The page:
Watchmen I read early on. It's a beautiful story, bt I wish I'd waited a bit longer so I appreciated it more.
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BubbaKanoosh

2009 Most Valuable Poster

Postby BubbaKanoosh » Fri Jul 04, 2008 10:30 am

Dark Knight Returns.

I was at Band Camp in grade 6, when Ed (of the Barenaked Ladies) my camp coucellor at the time showed them to me. All I was used to was Marvel (Xmen and Spiderman).

Seriously.

That mini changed my view on comics.
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Dugan

Swedish Pinata of Death

Postby Dugan » Fri Jul 04, 2008 10:59 am

BubbaKanoosh wrote:Dark Knight Returns.

I was at Band Camp in grade 6, when Ed (of the Barenaked Ladies) my camp coucellor at the time showed them to me. All I was used to was Marvel (Xmen and Spiderman).

Seriously.

That mini changed my view on comics.


That's so weird, the Barenaked Ladies played a role in me getting into comics in the first place. I was at my Grandparents old house when i was like 5, Steve Page lived next door to them and my Uncle (who's a comic fan and owns original issues of Watchmen and a first priting of Akira) was talking to him about comics and i mentioned something about the 90's marvel cartoons i think. So they both showed me their collections.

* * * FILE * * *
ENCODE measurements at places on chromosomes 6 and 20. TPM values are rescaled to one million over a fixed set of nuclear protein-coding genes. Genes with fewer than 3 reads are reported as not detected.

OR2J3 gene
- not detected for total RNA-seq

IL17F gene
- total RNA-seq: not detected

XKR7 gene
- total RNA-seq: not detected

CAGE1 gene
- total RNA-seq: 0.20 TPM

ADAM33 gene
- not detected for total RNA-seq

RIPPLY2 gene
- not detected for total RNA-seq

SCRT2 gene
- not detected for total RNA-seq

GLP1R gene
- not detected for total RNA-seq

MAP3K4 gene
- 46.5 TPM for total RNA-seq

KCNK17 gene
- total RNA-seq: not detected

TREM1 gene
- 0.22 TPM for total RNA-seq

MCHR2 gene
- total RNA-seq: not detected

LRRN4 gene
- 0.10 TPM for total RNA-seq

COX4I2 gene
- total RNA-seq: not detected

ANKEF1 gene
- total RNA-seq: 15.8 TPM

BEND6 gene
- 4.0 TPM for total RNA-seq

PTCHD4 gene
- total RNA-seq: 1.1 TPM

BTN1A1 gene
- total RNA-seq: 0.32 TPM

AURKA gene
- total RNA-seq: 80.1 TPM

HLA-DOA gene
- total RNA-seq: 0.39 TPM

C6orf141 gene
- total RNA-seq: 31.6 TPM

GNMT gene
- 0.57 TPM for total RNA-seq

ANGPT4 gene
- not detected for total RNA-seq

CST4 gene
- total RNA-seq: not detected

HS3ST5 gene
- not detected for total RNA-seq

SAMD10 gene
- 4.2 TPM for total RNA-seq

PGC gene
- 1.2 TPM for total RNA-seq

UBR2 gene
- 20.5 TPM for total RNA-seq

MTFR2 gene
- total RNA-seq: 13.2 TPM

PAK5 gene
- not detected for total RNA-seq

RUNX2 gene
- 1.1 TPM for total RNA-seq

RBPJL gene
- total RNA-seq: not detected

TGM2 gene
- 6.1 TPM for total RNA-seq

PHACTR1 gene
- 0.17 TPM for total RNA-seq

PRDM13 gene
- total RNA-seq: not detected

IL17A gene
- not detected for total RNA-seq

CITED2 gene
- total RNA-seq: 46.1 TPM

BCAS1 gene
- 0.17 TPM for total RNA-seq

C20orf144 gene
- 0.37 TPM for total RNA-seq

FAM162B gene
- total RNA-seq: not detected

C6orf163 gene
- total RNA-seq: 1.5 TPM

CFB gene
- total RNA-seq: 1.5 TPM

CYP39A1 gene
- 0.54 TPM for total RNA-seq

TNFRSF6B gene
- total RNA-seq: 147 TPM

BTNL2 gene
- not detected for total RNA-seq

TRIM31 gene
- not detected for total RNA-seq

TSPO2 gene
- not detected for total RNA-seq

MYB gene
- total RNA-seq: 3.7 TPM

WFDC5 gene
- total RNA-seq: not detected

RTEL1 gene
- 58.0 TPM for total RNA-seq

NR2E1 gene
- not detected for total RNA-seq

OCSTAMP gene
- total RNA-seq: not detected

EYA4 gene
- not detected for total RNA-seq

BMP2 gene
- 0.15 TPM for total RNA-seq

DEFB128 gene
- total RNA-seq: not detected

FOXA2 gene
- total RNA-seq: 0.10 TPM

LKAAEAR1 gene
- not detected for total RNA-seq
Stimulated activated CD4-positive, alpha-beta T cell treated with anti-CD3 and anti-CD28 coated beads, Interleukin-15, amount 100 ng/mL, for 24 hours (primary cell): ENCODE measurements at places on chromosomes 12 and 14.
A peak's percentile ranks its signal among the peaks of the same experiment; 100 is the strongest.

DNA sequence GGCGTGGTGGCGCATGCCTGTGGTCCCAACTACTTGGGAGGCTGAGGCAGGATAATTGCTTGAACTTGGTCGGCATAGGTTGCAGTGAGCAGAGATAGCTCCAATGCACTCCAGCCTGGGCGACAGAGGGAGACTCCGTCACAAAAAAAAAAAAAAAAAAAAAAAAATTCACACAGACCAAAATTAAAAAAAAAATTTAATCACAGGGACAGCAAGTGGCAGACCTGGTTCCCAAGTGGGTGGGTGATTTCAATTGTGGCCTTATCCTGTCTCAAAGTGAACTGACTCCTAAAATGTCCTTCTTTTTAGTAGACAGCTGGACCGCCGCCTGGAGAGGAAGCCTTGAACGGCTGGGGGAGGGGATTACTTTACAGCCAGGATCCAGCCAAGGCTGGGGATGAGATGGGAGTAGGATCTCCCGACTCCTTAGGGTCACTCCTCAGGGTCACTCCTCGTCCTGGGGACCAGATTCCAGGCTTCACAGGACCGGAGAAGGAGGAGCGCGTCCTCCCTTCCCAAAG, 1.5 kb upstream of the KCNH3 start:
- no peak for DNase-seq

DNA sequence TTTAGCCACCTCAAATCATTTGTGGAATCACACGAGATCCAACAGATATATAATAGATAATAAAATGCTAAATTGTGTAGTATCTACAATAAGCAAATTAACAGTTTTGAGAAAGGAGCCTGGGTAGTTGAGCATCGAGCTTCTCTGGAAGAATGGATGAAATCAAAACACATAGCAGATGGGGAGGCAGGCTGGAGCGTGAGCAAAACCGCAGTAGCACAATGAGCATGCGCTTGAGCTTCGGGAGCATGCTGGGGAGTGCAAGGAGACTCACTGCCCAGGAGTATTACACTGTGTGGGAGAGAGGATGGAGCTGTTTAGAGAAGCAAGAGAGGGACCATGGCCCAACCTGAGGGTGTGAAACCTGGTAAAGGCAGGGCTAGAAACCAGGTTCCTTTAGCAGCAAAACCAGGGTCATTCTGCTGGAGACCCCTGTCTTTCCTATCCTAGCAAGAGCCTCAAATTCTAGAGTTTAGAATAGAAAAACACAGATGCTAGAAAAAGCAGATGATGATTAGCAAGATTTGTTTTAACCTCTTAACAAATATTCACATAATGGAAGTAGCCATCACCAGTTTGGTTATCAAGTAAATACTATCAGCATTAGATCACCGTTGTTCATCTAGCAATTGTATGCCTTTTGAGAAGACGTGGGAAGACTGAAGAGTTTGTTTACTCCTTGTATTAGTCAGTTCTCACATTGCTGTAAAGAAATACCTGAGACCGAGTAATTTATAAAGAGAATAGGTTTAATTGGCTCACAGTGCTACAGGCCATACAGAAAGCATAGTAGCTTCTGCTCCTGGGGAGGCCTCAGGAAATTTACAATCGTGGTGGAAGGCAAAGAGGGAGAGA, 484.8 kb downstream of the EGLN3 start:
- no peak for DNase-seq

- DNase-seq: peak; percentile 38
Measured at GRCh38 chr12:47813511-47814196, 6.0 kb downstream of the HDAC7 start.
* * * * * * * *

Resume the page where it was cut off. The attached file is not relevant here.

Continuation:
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McMonkey Nut

Rain Partier

Postby McMonkey Nut » Fri Jul 04, 2008 11:25 am

Preacher was definitly that book for me. It took me by the balls and slammed me into a whole new world of entertainment from comicbooks!! I couldn' believe some of the stuff I was reading, and honestly after finishing the whole series I seriously considered stopping reading comics altogether because I didn't think that anything else could live up to Preacher.

Then came The Walking Dead...this book has caused me to rethink my life! Never have I expierienced such a range of emotions as I have when reading TWD. I never even considered reading or collecting a b&w comic because I thought they were to bland looking, but TWD would not have the same effect if it were in color. The b&w lack of color adds so much to the deary almost depressing feel to the book. In most comics when characters die it's just to shock the readers, in TWD it's more of a shock when the characters survive! Every issue makes you want the next that much more, and thats what comics are all about.